5. purge in a timely enough fashion to keep the whole thing from crashing

  6. synchronized across web and mobile



Complexity-wise it strikes me at least on-par with email. I'd pay at least as much for email as I do for other subscriptions (e.g., nytimes, scientific American, etc...). In compute and storage costs along I have no idea how they break even charging less than 5/month.
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Tazio

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I just want to be sure that your business model is sustainable and that we won't get dumped to the curb again. As others have said, $24/year is a pittance for the amount I use it and I would gladly support a tiered pricing model. I don't know if it would be feasible, but for $5-$10 a month I would like to see super-premium accounts that could get fetches on all of their feeds at least twice an hour. That would probably break NB, though, so never mind.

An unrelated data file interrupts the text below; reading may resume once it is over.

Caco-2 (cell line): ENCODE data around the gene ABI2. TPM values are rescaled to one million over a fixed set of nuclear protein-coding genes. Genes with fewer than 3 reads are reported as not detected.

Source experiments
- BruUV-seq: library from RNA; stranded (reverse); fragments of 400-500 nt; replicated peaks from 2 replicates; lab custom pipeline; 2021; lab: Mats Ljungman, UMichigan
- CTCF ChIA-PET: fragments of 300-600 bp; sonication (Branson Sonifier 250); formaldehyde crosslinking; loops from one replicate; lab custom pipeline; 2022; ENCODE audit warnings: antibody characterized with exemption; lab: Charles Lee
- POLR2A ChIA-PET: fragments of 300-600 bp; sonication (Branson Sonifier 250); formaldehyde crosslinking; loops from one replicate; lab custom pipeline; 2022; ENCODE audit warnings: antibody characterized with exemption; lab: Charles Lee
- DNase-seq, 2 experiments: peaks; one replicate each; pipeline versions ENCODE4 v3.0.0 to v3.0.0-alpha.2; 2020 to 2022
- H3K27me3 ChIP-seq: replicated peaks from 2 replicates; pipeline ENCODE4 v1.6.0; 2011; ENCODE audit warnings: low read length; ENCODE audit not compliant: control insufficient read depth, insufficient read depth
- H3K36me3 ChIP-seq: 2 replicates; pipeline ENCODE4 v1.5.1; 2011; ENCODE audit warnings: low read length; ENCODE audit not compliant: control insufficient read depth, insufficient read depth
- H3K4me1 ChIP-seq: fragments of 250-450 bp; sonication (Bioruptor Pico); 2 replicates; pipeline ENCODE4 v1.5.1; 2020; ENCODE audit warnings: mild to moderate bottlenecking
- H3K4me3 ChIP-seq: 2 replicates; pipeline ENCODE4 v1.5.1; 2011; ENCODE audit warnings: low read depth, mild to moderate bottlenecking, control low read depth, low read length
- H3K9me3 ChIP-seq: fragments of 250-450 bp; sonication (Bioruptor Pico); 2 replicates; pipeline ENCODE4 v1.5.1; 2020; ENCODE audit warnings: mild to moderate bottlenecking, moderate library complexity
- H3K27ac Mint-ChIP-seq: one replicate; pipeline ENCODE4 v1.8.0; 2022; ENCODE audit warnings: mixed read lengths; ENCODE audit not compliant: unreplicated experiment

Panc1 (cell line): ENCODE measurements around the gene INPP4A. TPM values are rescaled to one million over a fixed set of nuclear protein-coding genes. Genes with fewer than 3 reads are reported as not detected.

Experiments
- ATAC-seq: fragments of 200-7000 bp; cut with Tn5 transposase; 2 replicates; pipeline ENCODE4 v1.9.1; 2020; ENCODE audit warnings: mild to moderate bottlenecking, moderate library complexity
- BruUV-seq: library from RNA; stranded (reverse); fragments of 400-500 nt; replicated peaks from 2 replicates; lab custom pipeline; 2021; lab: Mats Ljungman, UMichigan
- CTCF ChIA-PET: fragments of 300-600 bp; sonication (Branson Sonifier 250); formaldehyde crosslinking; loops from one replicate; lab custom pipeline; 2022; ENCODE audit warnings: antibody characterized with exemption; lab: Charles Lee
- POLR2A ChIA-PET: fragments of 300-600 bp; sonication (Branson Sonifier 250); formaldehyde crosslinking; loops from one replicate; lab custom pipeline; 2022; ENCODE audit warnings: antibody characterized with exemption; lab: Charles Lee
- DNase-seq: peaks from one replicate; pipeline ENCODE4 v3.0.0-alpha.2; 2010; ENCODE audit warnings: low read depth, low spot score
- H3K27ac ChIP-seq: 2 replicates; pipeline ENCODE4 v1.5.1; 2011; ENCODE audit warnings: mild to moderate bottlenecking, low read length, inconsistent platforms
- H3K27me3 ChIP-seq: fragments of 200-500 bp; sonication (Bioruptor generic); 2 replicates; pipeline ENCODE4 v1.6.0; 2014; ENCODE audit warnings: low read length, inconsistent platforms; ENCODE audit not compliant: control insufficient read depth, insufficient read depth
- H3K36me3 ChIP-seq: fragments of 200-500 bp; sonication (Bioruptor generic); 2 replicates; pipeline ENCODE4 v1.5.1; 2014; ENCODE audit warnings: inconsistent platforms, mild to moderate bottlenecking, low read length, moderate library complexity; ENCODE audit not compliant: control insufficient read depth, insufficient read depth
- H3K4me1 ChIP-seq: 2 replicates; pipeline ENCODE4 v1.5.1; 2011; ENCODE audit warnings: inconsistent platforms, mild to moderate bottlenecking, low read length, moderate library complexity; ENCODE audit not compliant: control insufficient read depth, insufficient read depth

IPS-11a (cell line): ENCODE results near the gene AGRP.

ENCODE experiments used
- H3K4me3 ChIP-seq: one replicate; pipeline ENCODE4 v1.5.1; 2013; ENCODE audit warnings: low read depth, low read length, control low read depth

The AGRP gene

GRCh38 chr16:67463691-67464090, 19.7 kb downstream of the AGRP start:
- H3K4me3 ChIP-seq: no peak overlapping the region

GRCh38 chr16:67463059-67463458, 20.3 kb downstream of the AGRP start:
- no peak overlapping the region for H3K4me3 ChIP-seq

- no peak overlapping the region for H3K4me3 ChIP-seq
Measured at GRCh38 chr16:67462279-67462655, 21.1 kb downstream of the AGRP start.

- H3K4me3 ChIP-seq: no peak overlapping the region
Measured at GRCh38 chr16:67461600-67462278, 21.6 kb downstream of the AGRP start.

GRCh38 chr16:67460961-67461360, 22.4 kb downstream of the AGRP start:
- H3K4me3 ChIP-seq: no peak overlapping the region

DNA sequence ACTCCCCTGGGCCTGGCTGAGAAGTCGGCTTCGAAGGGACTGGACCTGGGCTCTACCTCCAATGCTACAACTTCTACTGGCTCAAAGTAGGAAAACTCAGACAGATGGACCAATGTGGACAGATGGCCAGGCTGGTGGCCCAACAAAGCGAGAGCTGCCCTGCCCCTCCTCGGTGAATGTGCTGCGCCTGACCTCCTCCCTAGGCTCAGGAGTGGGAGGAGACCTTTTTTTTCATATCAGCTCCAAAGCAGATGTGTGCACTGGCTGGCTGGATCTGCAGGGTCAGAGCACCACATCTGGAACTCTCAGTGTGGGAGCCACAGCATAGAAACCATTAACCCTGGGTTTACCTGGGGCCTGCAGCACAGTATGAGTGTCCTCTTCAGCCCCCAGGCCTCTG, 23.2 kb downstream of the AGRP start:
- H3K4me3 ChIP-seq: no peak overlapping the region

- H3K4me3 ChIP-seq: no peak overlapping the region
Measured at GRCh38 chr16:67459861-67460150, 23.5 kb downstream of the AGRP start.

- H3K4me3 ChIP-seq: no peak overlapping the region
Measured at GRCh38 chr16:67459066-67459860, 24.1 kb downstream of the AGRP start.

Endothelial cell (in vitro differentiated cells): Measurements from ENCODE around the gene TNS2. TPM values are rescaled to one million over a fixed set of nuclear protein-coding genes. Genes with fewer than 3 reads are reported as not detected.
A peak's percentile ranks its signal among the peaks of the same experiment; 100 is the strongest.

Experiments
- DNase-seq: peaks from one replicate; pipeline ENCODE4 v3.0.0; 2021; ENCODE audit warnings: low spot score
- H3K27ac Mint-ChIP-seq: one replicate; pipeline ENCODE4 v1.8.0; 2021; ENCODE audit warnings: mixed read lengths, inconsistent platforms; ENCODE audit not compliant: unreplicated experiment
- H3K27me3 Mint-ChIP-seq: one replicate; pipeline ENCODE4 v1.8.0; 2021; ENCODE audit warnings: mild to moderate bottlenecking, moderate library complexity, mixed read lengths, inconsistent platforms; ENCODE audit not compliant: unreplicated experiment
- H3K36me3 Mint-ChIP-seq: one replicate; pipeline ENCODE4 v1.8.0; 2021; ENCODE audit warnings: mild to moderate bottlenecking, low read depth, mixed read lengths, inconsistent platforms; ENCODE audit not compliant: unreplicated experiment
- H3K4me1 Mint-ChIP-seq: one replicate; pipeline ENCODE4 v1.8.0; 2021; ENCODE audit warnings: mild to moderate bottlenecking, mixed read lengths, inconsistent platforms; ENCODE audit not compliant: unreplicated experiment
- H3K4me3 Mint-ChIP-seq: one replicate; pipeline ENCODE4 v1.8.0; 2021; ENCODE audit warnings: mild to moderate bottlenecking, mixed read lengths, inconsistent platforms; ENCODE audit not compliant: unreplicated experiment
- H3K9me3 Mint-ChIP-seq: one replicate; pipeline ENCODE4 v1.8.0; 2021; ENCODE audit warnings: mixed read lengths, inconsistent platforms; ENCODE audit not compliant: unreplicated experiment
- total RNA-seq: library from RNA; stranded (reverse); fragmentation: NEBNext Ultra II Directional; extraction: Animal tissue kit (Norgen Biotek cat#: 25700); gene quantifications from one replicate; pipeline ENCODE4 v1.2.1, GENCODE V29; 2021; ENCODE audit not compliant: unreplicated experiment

I was worried when the GR apocalypse happened that I would never be as happy as I had been with Google. Now I wonder how I managed to stick with them all these years. This was the impetus need to de-Google my life.
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Samuel Clay, Official Rep

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I wrote this in response to a journalist's inquiry earlier this morning.

"I'm busy launching a whole slew of features that I've been planning since day 1, four years ago. As you may know, of all the current major RSS players, NewsBlur is one of the oldest, dating to June 2009. I'm looking at the http://alternativeto.net/software/goo... list to come to that conclusion. Having lasted through a premium user drought for nearly four years, the numbers now look encouraging enough to think that I'll last another five years with no problem. Beyond that timeframe, I hope they have a fast internet hookup for the colonies on Mars."